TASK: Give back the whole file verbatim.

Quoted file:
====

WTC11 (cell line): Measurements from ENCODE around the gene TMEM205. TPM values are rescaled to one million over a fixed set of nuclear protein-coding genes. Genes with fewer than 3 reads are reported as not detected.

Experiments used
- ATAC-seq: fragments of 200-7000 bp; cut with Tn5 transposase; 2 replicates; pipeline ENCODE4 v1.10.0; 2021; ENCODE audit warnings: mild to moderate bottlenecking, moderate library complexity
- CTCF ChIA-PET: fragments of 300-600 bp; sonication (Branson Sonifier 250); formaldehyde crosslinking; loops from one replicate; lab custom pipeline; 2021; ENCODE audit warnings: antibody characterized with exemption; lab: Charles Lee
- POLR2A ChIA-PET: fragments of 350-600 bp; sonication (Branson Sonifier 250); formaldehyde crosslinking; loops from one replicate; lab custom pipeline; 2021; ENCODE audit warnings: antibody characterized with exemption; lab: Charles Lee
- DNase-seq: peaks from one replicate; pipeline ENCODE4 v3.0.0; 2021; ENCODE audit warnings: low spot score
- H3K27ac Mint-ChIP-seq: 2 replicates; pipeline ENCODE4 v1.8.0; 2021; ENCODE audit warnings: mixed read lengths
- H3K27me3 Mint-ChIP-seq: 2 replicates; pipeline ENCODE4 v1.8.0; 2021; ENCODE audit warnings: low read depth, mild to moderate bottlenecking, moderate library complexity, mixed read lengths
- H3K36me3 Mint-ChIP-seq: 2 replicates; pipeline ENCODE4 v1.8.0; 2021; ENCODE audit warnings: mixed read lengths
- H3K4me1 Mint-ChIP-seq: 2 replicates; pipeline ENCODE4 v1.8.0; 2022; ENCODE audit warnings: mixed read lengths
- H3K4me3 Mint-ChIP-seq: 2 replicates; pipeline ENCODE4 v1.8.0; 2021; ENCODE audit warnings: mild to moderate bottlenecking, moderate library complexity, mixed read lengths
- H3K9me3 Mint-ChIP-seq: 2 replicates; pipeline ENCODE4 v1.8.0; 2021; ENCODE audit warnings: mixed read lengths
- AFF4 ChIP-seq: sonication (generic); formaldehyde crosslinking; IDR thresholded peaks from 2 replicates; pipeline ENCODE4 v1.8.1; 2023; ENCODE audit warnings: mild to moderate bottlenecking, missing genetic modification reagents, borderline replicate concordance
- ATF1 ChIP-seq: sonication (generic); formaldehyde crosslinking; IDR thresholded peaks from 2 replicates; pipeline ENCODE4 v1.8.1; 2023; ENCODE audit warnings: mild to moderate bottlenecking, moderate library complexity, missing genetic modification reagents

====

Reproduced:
WTC11 (cell line): Measurements from ENCODE around the gene TMEM205. TPM values are rescaled to one million over a fixed set of nuclear protein-coding genes. Genes with fewer than 3 reads are reported as not detected.

Experiments used
- ATAC-seq: fragments of 200-7000 bp; cut with Tn5 transposase; 2 replicates; pipeline ENCODE4 v1.10.0; 2021; ENCODE audit warnings: mild to moderate bottlenecking, moderate library complexity
- CTCF ChIA-PET: fragments of 300-600 bp; sonication (Branson Sonifier 250); formaldehyde crosslinking; loops from one replicate; lab custom pipeline; 2021; ENCODE audit warnings: antibody characterized with exemption; lab: Charles Lee
- POLR2A ChIA-PET: fragments of 350-600 bp; sonication (Branson Sonifier 250); formaldehyde crosslinking; loops from one replicate; lab custom pipeline; 2021; ENCODE audit warnings: antibody characterized with exemption; lab: Charles Lee
- DNase-seq: peaks from one replicate; pipeline ENCODE4 v3.0.0; 2021; ENCODE audit warnings: low spot score
- H3K27ac Mint-ChIP-seq: 2 replicates; pipeline ENCODE4 v1.8.0; 2021; ENCODE audit warnings: mixed read lengths
- H3K27me3 Mint-ChIP-seq: 2 replicates; pipeline ENCODE4 v1.8.0; 2021; ENCODE audit warnings: low read depth, mild to moderate bottlenecking, moderate library complexity, mixed read lengths
- H3K36me3 Mint-ChIP-seq: 2 replicates; pipeline ENCODE4 v1.8.0; 2021; ENCODE audit warnings: mixed read lengths
- H3K4me1 Mint-ChIP-seq: 2 replicates; pipeline ENCODE4 v1.8.0; 2022; ENCODE audit warnings: mixed read lengths
- H3K4me3 Mint-ChIP-seq: 2 replicates; pipeline ENCODE4 v1.8.0; 2021; ENCODE audit warnings: mild to moderate bottlenecking, moderate library complexity, mixed read lengths
- H3K9me3 Mint-ChIP-seq: 2 replicates; pipeline ENCODE4 v1.8.0; 2021; ENCODE audit warnings: mixed read lengths
- AFF4 ChIP-seq: sonication (generic); formaldehyde crosslinking; IDR thresholded peaks from 2 replicates; pipeline ENCODE4 v1.8.1; 2023; ENCODE audit warnings: mild to moderate bottlenecking, missing genetic modification reagents, borderline replicate concordance
- ATF1 ChIP-seq: sonication (generic); formaldehyde crosslinking; IDR thresholded peaks from 2 replicates; pipeline ENCODE4 v1.8.1; 2023; ENCODE audit warnings: mild to moderate bottlenecking, moderate library complexity, missing genetic modification reagents